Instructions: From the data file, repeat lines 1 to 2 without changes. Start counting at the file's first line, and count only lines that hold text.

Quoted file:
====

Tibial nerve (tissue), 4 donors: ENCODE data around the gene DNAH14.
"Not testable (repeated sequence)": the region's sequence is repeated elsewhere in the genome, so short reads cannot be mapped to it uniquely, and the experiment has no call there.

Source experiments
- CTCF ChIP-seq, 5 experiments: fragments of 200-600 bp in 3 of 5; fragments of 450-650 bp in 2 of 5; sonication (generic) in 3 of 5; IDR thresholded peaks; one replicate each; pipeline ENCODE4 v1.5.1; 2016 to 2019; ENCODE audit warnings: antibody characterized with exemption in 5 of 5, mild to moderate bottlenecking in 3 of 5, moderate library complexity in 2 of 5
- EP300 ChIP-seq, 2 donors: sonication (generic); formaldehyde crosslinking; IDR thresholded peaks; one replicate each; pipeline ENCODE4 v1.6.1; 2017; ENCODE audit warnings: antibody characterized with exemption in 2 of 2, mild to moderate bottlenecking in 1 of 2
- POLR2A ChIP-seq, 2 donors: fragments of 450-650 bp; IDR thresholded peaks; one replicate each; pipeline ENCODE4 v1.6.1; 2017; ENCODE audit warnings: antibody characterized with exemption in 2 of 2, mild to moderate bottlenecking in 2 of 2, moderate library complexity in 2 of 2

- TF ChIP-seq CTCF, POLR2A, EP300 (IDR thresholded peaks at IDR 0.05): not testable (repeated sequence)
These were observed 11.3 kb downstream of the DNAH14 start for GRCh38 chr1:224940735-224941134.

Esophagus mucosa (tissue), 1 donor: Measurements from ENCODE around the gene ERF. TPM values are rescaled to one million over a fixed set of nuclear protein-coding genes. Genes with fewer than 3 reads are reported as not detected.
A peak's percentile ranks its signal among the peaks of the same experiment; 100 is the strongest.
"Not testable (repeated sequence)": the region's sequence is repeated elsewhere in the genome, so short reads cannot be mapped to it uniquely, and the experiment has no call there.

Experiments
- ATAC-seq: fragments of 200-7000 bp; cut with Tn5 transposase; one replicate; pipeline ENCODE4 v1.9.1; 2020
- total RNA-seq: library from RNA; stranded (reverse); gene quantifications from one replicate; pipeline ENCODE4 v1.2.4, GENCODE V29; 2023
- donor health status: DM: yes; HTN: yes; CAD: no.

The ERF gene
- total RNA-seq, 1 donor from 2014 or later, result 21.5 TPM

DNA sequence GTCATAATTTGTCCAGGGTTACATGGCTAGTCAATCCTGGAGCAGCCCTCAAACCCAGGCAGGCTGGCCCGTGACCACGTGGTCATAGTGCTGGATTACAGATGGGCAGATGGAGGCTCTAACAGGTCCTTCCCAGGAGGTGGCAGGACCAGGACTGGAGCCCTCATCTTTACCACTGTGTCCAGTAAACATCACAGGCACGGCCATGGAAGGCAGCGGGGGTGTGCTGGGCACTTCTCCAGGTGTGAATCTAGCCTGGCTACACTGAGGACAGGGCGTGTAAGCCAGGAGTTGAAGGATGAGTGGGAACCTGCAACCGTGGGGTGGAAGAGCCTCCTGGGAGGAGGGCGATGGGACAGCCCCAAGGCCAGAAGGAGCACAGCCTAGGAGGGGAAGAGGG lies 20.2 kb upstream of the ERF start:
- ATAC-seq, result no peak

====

Tibial nerve (tissue), 4 donors: ENCODE data around the gene DNAH14.
"Not testable (repeated sequence)": the region's sequence is repeated elsewhere in the genome, so short reads cannot be mapped to it uniquely, and the experiment has no call there.